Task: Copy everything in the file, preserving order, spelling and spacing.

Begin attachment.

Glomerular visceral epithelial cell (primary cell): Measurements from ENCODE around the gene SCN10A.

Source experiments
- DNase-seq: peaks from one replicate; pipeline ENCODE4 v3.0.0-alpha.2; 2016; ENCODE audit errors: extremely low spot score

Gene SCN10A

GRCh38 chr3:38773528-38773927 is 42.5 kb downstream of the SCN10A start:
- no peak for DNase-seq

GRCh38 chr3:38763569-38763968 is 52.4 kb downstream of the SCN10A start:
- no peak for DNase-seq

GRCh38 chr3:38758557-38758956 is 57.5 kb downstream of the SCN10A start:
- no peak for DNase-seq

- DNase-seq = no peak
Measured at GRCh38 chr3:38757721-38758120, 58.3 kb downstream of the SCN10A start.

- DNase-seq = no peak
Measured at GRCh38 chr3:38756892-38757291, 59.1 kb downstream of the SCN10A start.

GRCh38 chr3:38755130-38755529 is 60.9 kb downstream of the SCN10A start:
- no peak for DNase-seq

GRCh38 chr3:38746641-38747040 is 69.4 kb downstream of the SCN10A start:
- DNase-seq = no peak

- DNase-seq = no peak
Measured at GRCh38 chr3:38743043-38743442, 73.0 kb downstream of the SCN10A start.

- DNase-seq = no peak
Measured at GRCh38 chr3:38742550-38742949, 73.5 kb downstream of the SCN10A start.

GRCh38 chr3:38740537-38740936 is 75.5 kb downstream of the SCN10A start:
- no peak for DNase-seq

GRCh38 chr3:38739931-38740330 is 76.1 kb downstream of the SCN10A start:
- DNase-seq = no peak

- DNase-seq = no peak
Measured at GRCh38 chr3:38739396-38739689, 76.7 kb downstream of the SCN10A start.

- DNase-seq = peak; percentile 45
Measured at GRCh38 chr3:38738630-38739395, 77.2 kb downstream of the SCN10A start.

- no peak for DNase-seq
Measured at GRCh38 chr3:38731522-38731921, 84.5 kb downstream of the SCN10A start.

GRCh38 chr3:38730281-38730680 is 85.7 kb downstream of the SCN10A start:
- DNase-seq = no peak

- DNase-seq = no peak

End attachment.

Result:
Glomerular visceral epithelial cell (primary cell): Measurements from ENCODE around the gene SCN10A.

Source experiments
- DNase-seq: peaks from one replicate; pipeline ENCODE4 v3.0.0-alpha.2; 2016; ENCODE audit errors: extremely low spot score

Gene SCN10A

GRCh38 chr3:38773528-38773927 is 42.5 kb downstream of the SCN10A start:
- no peak for DNase-seq

GRCh38 chr3:38763569-38763968 is 52.4 kb downstream of the SCN10A start:
- no peak for DNase-seq

GRCh38 chr3:38758557-38758956 is 57.5 kb downstream of the SCN10A start:
- no peak for DNase-seq

- DNase-seq = no peak
Measured at GRCh38 chr3:38757721-38758120, 58.3 kb downstream of the SCN10A start.

- DNase-seq = no peak
Measured at GRCh38 chr3:38756892-38757291, 59.1 kb downstream of the SCN10A start.

GRCh38 chr3:38755130-38755529 is 60.9 kb downstream of the SCN10A start:
- no peak for DNase-seq

GRCh38 chr3:38746641-38747040 is 69.4 kb downstream of the SCN10A start:
- DNase-seq = no peak

- DNase-seq = no peak
Measured at GRCh38 chr3:38743043-38743442, 73.0 kb downstream of the SCN10A start.

- DNase-seq = no peak
Measured at GRCh38 chr3:38742550-38742949, 73.5 kb downstream of the SCN10A start.

GRCh38 chr3:38740537-38740936 is 75.5 kb downstream of the SCN10A start:
- no peak for DNase-seq

GRCh38 chr3:38739931-38740330 is 76.1 kb downstream of the SCN10A start:
- DNase-seq = no peak

- DNase-seq = no peak
Measured at GRCh38 chr3:38739396-38739689, 76.7 kb downstream of the SCN10A start.

- DNase-seq = peak; percentile 45
Measured at GRCh38 chr3:38738630-38739395, 77.2 kb downstream of the SCN10A start.

- no peak for DNase-seq
Measured at GRCh38 chr3:38731522-38731921, 84.5 kb downstream of the SCN10A start.

GRCh38 chr3:38730281-38730680 is 85.7 kb downstream of the SCN10A start:
- DNase-seq = no peak

- DNase-seq = no peak